Partial pressure influences CO2 capture costs, because it affects the size of process equipment, capture plant energy requirements, and applicable capture technologies.
Partial pressure is directly proportional to concentration, i.e. P=CRT, where P=pressure in atm, C – concentration in moles/L, R=ideal gas constant, and T=temperature in Kelvin.
The higher the pressure, the easier CO2 will be captured, and the process will be cheaper due to less energy consumption and smaller capture equipment. For the high partial pressures physical solvents are more suitable. They hold CO2 in solution through physical mechanisms rather than chemical reactions, and as such the solution of CO2 is weaker and easier to break by heating, so less energy (or heat) is needed.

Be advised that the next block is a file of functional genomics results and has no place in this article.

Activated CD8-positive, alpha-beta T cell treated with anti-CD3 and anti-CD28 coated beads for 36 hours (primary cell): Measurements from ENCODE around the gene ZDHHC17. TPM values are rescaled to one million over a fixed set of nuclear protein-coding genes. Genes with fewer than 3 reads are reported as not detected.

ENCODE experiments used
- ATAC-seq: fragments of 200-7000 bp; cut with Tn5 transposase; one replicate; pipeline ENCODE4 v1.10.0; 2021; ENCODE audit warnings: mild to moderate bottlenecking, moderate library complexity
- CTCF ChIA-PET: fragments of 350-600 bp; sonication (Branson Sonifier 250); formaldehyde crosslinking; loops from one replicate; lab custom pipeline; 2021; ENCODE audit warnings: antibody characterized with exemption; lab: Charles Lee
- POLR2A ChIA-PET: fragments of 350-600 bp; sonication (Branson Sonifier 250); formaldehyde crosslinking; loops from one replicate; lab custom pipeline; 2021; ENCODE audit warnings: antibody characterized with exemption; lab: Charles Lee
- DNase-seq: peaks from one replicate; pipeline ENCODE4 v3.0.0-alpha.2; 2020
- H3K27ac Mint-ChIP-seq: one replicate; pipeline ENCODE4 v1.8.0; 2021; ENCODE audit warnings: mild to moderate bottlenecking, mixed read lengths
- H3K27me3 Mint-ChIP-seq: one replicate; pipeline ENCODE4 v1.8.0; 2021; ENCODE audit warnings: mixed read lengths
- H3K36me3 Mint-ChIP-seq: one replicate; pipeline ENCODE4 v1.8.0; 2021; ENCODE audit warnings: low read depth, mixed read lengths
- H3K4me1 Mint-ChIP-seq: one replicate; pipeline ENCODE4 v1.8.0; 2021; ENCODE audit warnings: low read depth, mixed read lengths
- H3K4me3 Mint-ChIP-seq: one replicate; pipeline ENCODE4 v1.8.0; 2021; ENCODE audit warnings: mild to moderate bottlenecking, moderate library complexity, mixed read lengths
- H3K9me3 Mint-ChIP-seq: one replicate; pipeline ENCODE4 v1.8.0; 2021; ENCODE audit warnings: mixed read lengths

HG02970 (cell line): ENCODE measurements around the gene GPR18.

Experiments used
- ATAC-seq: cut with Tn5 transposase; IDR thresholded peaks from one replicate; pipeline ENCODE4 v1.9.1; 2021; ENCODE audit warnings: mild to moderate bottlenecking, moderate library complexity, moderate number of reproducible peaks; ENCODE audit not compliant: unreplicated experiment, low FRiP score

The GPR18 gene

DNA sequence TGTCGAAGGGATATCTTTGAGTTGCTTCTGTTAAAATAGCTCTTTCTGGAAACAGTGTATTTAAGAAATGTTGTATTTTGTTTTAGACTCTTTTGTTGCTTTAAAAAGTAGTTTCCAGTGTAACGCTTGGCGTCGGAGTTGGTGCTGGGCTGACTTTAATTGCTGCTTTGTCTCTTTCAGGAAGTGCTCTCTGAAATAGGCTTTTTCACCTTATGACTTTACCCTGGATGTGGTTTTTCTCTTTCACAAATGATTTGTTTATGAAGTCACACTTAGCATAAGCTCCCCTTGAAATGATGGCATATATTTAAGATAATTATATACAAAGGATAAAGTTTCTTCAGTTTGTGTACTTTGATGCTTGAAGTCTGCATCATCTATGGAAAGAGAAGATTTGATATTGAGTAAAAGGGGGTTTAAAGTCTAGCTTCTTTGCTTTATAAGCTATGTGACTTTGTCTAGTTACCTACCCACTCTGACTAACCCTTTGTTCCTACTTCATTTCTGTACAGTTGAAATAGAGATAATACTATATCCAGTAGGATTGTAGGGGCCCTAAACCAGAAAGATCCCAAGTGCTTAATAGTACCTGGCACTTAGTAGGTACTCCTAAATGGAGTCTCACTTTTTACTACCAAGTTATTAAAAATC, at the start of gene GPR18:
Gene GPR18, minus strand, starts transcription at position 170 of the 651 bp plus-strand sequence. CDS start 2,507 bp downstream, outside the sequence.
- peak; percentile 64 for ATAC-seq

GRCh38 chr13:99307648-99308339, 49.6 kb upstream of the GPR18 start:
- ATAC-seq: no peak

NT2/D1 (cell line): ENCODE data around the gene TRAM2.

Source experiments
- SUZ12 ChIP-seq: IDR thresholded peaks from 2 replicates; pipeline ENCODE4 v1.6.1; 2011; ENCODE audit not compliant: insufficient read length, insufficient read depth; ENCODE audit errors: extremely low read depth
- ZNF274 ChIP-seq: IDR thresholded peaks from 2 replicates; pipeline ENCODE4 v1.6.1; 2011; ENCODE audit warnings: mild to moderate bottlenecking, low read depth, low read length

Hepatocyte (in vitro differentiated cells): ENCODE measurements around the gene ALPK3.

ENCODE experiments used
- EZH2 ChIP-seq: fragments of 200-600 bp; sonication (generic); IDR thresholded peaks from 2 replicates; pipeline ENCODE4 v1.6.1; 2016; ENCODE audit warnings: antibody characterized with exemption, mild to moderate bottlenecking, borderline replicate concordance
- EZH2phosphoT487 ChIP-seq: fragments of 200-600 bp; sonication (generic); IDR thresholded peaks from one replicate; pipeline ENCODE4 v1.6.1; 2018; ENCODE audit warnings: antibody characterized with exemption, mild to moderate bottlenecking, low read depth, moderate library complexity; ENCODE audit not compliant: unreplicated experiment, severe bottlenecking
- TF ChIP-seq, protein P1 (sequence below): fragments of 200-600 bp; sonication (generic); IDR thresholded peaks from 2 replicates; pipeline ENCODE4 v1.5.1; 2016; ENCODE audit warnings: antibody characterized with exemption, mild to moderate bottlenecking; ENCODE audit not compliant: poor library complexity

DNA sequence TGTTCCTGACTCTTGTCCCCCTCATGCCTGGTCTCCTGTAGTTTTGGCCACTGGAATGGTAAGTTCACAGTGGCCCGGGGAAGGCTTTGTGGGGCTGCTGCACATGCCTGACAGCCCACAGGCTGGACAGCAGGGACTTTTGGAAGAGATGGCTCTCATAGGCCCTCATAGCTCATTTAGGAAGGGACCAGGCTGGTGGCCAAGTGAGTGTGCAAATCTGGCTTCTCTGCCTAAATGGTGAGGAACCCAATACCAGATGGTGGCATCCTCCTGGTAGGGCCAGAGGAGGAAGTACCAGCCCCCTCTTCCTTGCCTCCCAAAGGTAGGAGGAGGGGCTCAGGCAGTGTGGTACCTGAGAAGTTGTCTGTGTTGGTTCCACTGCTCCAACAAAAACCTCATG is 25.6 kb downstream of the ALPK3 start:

At low CO2 partial pressures, chemical solvents are usually required to capture the CO2 stream. A significant amount of heat is needed to release captured CO2.
Higher CO2 partial pressures could be achieved when the concentration (or fraction) of CO2 is higher, or the overall gas pressure is higher, or both.
It is possible, but expensive, to compress the flue gas to increase the CO2 partial pressure. For a given CO2 source, it is unusual to control or change CO2 partial pressure. More often, CO2 partial pressure is taken as it is.